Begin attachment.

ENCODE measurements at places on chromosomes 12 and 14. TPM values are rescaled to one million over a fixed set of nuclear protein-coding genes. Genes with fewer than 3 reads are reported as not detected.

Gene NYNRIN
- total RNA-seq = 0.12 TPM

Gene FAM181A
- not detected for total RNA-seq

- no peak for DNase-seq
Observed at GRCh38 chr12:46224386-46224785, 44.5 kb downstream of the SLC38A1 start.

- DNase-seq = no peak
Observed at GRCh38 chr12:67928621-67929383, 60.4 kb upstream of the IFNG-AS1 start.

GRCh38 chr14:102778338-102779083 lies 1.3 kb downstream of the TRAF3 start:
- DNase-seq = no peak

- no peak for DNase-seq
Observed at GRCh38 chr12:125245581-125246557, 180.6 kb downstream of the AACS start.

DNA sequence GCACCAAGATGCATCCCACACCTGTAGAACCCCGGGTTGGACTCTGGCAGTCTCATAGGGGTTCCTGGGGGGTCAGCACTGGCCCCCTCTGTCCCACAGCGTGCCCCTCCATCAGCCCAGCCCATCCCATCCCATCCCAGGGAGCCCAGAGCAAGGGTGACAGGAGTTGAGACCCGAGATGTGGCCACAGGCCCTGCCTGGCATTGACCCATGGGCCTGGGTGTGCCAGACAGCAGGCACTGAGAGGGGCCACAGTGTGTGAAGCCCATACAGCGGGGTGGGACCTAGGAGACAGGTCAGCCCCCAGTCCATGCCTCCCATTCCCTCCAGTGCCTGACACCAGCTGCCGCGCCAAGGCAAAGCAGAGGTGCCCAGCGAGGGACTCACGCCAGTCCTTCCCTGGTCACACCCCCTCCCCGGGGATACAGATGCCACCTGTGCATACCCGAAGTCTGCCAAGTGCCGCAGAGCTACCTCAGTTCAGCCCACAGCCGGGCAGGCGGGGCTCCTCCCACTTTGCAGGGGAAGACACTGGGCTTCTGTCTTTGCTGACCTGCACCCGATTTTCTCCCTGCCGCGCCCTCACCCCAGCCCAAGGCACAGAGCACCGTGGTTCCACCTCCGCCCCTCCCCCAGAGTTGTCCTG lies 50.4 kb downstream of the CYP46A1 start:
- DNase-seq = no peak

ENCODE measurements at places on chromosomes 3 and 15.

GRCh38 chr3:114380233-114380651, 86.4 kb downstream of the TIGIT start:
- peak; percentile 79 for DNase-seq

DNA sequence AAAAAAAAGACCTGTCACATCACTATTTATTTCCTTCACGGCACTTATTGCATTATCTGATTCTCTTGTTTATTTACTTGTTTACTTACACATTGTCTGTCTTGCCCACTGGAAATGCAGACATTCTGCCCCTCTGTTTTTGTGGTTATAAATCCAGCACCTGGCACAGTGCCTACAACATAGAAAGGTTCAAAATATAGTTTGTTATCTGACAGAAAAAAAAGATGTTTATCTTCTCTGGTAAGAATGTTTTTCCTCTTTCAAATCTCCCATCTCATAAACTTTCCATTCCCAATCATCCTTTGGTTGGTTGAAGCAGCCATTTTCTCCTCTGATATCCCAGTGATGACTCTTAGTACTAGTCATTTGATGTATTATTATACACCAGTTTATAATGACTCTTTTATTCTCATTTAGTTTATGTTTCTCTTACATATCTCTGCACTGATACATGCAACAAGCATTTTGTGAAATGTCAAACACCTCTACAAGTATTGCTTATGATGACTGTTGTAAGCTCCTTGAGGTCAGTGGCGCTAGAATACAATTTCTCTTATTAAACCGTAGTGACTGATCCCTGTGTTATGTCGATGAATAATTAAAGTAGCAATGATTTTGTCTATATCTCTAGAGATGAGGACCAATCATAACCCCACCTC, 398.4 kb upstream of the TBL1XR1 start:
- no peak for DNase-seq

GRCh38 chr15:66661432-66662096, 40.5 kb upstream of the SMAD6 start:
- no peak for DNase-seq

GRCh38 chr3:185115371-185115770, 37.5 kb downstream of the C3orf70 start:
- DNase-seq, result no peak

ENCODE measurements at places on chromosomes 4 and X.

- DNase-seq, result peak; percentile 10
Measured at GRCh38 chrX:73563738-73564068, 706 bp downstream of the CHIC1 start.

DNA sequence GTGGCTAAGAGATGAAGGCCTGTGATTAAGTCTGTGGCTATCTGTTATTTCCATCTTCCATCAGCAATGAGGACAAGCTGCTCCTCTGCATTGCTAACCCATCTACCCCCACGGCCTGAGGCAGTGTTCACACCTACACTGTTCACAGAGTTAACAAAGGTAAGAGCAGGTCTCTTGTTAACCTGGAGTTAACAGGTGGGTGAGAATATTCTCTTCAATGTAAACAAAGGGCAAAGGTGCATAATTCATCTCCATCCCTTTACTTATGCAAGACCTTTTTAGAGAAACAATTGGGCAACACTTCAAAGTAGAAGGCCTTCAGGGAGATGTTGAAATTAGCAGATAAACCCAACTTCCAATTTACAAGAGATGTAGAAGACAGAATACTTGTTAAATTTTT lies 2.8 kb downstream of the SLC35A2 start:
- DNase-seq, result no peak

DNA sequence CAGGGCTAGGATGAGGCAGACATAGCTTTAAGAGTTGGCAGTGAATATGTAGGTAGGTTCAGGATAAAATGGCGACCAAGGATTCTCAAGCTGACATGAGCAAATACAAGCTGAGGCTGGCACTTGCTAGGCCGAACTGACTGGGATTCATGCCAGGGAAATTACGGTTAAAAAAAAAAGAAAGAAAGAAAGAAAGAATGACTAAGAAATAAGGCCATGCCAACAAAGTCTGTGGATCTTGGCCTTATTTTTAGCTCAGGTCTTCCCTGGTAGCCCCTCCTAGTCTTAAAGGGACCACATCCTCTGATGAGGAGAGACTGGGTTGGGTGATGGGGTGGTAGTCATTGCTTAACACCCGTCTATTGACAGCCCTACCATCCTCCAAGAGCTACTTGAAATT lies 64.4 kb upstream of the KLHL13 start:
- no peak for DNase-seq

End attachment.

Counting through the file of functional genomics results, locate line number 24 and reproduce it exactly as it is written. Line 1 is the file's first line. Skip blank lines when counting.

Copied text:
- DNase-seq, result no peak